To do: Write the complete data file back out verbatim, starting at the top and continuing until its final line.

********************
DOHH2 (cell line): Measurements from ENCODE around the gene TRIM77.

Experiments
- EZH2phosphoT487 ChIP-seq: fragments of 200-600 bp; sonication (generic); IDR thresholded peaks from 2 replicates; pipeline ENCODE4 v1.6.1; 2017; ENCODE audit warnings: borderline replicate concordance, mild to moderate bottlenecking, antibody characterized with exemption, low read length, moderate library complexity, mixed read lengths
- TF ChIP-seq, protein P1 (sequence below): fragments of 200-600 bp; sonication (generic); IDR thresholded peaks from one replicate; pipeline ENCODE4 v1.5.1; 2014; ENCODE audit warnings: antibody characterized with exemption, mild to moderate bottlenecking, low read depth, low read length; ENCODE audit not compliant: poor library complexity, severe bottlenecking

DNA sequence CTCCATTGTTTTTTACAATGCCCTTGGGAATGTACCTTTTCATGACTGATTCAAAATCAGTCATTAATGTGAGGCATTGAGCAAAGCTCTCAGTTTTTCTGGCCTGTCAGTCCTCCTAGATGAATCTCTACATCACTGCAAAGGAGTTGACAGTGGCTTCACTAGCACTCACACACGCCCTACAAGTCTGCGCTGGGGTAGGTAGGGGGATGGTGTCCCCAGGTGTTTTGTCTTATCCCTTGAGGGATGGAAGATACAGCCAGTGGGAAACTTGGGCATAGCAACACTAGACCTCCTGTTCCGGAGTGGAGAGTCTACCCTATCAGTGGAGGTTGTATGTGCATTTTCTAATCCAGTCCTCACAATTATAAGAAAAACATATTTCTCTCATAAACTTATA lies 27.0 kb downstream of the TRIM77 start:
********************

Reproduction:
DOHH2 (cell line): Measurements from ENCODE around the gene TRIM77.

Experiments
- EZH2phosphoT487 ChIP-seq: fragments of 200-600 bp; sonication (generic); IDR thresholded peaks from 2 replicates; pipeline ENCODE4 v1.6.1; 2017; ENCODE audit warnings: borderline replicate concordance, mild to moderate bottlenecking, antibody characterized with exemption, low read length, moderate library complexity, mixed read lengths
- TF ChIP-seq, protein P1 (sequence below): fragments of 200-600 bp; sonication (generic); IDR thresholded peaks from one replicate; pipeline ENCODE4 v1.5.1; 2014; ENCODE audit warnings: antibody characterized with exemption, mild to moderate bottlenecking, low read depth, low read length; ENCODE audit not compliant: poor library complexity, severe bottlenecking

DNA sequence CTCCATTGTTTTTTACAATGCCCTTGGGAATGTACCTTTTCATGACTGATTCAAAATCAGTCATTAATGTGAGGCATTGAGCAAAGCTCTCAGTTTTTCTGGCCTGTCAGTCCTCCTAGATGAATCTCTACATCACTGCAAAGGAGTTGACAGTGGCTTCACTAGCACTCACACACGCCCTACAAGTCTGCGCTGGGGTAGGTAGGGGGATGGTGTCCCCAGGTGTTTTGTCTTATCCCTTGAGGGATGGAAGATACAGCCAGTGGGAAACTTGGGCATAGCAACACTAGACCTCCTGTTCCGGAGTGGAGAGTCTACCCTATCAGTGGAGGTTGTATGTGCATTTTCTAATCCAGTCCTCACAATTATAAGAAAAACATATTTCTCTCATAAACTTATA lies 27.0 kb downstream of the TRIM77 start: